Every year, large numbers of young Germans start an apprenticeship. This is an important first career step, also for firms hoping to grow their next generation of managers. Around the same time (usually in August), the press is full of headlines about open apprenticeships with no applicants. Demographic change, lower student numbers, and shifts in perception regarding vocational training are just three factors journalists point to when this happens. While politicians, trade associations, and the trade guilds look for ways to make young people more interested in vocational training, the companies themselves have been rolling up their sleeves and have thought up their own, future-oriented training concepts. Their investments are worth it. At many companies, apprentices become committed workers that stay much longer with the company than average. The Steinbeis Transfer Institute for System Science, Management, and Consulting, which is part of Steinbeis University Berlin, has been working on a modular training scheme aimed at improving everyday vocational skills in collaboration with the Steinbeis Transfer Center for Strategic Management – Innovation – Cooperation.
When young people start their apprenticeships, they find themselves in a completely foreign setting and face totally new expectations. Their everyday circles now include co-workers, bosses, suppliers, and clients. Figuring out “how to behave and how to adjust the way I communicate with others” is one of the first major challenges to be mastered. This learning process is supported by the Steinbeis experts in a six-part training course that was first organized in late 2015, initially for a group of industrial and commercial apprentices working at manufacturing companies just outside Vechta. The training was set up under a Steinbeis initiative supported by Diana Diephaus, an official representative of the German Confederation of Small and Medium-Sized Enterprises (BVMW). Several companies were involved in the collaboration. Because firms can book the cooperative training sessions together, it is also possible for small businesses with only a few apprentices to offer in-house courses to their trainees. The scheme even allows individual apprentices to sit in as a guest on training sessions offered at larger companies. The collaboration is being jointly coordinated by Steinbeis and the BVMW.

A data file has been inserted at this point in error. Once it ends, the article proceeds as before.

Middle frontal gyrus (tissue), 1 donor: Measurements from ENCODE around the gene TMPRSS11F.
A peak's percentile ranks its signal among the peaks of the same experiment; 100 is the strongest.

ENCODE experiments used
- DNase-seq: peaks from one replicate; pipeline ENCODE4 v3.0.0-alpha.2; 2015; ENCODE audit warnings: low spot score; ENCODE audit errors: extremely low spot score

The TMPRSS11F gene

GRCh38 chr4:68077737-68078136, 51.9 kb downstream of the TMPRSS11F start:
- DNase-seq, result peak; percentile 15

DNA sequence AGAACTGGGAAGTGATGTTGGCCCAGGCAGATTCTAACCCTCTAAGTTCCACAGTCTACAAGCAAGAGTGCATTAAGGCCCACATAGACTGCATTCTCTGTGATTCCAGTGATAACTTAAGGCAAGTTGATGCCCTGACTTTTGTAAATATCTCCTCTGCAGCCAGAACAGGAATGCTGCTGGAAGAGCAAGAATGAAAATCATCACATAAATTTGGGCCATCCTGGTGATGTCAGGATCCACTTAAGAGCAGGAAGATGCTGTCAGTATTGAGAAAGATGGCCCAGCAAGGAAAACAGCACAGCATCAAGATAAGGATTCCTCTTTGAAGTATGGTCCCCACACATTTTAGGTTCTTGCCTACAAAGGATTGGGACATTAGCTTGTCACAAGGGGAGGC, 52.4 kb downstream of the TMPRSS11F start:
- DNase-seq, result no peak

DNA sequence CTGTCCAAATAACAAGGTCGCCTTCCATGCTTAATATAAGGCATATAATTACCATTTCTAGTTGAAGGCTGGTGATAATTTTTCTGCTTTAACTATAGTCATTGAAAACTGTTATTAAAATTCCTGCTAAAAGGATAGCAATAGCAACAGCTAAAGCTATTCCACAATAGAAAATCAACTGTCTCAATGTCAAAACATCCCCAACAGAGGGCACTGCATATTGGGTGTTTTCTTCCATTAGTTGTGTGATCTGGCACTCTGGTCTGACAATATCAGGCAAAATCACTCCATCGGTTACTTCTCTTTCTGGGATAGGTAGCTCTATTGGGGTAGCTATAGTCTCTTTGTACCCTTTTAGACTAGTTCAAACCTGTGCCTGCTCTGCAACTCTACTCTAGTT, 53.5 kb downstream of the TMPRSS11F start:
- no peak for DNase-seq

The pilot training scheme lasted seven hours and focused on the switch from being at school to being an apprentice – plus the impact this has on becoming independent, assuming responsibility, and communicating appropriately in everyday situations. Afterwards, the course participants agreed on one thing: The training was well worth it! They were not simply presented with information, they could acquire knowledge, communication strategies, and new behaviors under the supervision of the trainers and then link this to their daily work and things they had experienced so far.
“What we’re finding is that lots of apprentices have never consciously thought about how they communicate or prepared for discussions or had to deal with their own shortcomings. These are often things that just somehow happened; they either went well or badly,” say Karola Jamnig-Stellmach and Larissa Ney, describing their observations during the first round of training. The Steinbeis experts would like to create greater awareness for the fact that apprentices can actively manage communication and take responsibility for this themselves. This is a first step in proactively managing their own training, consciously “thinking solutions,” building a rapport with co-workers, and being approachable to customers.
Plans are already underway to develop the next parts of the apprentice training. “Our training allows us to work with the apprentices on their everyday vocational skills, which means their social and communication abilities, and their problem-solving and conflict resolution skills. It’s particularly areas like this that knowledge transfer is so important. So as of this year we’re offering further support. We’ll keep finishing the training just as we have until now and identify practical targets for the apprentices, as in ‘What do the things they’ve learned mean for them’ and ‘What do they now want to do with this knowledge?’ But what’s new is the ongoing support after the training sessions in a digital format that’s not expensive for the companies,” explains Jamnig-Stellmach.
Steinbeis Transfer Institute System Science, Management and Consulting (Berlin/Bremen)